An Insider's Guide To Brighton Fringe

Brighton Fringe is a unique time, as the city becomes a stage with pop-up venues in back-rooms, basement bars, and on seemingly every blade of grass. With over 4,500 performances happening across town and everything on show from absurdist comedy to imaginary porn charades (a thing...apparently), it’s a feast of performing arts.

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The festival’s director is Julian Caddy and we caught up with him to discuss the realities of organizing the UK’s biggest arts festival, the infamously doorstep-like programme, and his piping hot tips for 2019.

Hey Julian! The Fringe is a such a huge, sprawling event. How do you possibly go about organizing it?

The best way to describe Brighton Fringe is as a ‘super festival of festivals’. This is why our programme is so big. The Warren and the Spiegeltent are the biggest and most well-known but there are 155 venues taking part overall, which is effectively 155 festivals. Each one is running their own infrastructure and marketing.

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How did you get involved?

I was involved with Edinburgh Fringe initially, producing and programming shows as Artistic Director, designing and running venues. Over that time I ran 23 performance spaces, produced and programmed about 700 shows and roughly a quarter of a million people came through my doors. Being based in London at the time though it was a lot of traveling, so when the Brighton job came up it was very appealing. That was 2011 and I’ve now lived in Brighton for nearly 3 years.

Why has such a relatively small city spawned such a large festival?

Brighton Fringe is England’s largest arts festival, the UK’s second largest [after Edinburgh Fringe] and one of the largest in the world. It works here because it’s a city built around a visitor economy, with a culture of alternative lifestyle and entertainment. There are over 50 festivals here and more than 11 million people visit the city every year. It’s also near London and the confluence of these reasons makes it an ideal place for an event like the Fringe to flourish.


You are part of an international Fringe network. How many international artists do you attract?

This year we have 134 shows from 33 countries and 43 international collaborations. Some of these shows are one-person and some are ten, so it’s a huge amount of performers.

It is! How does Brighton Fringe support artists?

We do a huge programme of education throughout the year, which is free. We provide £25,000 in bursary support for artists. We have 23-or-so different awards that we give out at the end of Brighton Fringe, which artists use to get out across the country and abroad. I have been on the jury for a number of other international Fringes over the years and I also go and meet artists there, discuss the funding channels available and plot a course for them to come over. There are also dozens and dozens of artists from Brighton that have travelled to other Fringes too– Adelaide, San Diego, Cape Town, Edinburgh – and we provide assistance with this. It’s a well-trodden path and all part of our commitment to the artists.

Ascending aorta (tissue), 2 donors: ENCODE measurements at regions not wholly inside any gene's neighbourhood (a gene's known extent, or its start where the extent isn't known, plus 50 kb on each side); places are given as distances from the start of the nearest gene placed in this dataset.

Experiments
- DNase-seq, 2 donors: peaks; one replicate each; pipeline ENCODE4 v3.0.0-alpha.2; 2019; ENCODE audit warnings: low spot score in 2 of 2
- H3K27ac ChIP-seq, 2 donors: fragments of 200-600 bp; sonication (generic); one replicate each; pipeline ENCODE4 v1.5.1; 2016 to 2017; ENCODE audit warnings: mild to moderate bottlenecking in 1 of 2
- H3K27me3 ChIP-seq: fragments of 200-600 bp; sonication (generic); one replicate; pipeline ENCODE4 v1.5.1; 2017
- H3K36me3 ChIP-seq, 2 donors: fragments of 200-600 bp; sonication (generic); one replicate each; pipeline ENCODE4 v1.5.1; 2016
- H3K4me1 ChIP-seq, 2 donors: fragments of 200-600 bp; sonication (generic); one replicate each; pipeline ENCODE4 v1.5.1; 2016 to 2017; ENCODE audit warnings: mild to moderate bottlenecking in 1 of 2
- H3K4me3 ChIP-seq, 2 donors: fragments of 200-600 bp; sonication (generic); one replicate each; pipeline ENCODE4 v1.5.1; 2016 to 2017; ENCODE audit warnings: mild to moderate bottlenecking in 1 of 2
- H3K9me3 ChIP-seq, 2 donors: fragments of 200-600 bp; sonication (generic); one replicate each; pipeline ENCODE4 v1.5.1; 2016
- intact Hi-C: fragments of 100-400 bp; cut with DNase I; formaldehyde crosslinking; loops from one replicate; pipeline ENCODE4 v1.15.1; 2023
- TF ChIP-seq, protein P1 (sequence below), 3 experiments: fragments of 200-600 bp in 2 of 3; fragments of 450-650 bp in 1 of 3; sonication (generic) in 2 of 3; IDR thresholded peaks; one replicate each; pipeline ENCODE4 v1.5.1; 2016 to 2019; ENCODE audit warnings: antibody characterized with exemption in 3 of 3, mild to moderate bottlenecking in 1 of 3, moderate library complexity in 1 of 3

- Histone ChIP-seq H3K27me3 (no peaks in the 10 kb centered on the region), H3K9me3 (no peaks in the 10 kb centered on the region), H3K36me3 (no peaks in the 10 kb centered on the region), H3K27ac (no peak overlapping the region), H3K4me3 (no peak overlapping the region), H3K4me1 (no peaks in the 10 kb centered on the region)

That’s so great, now – let’s talk about that programme. It’s famously vast [this year it’s 160 pages] What would you say to someone who feels a bit overwhelmed opening it?

Start with the beginning! Up to page 18 contains a selection of shows that are award-winning or feature as part of our International Seasons which is a great stamp of quality. I would book them earlier because they are more likely to sell out, but after that I would always suggest taking a punt.

How can people keep abreast of those smaller shows that are really doing something special?

Keeping an eye on the #BrightonFringe hashtag on Twitter is the best way. It’s very busy and I will be talking about things I enjoy there. You need to be quick once you see a recommendation though because a lot of the venues are small and get booked up quickly.

I’d also suggest downloading the Fringe app. It has geolocation – so you could enter that you want to watch some comedy in the next ten minutes. It will show you something 100 yards away, which you can pay for through the app. I’m biased, but it’s very clever (and useful!).


Most people know of the bigger venues like The Warren, Spiegeltent and The Old Market, but what smaller venues do you like?

The Spire is a great venue in Kemp Town. It’s a deconsecrated church near Sussex Square that’s got some really interesting things going on and next to a lovely cafe called Marmalade. The bigger venues are great and the focal points of the Fringe but I love the smaller venues in unusual places: a beach hut or someone’s front room.

So, come on. Give us your tips for this year...

There’s one called My Home At The Intersection, which was a winner at Amsterdam Fringe. It’s a young man from the Punjab telling a story of his childhood: the audience sits on the floor covered in wheat and you taste a bit of his grandfather’s 30-year-old pickle from India. It’s got videos, interviews with his parents, and is a very touching story about intergenerational differences and life in a hugely different world to ours.

Harry Clayton Wright is doing Fortnight: an installation piece that lasts all day long for two weeks. Every day is different to the previous and it’s a marathon piece from a very well known cabaret performer and online provocateur. People will think it’s crazy…and maybe it is...

Check out everything Fringe-related here

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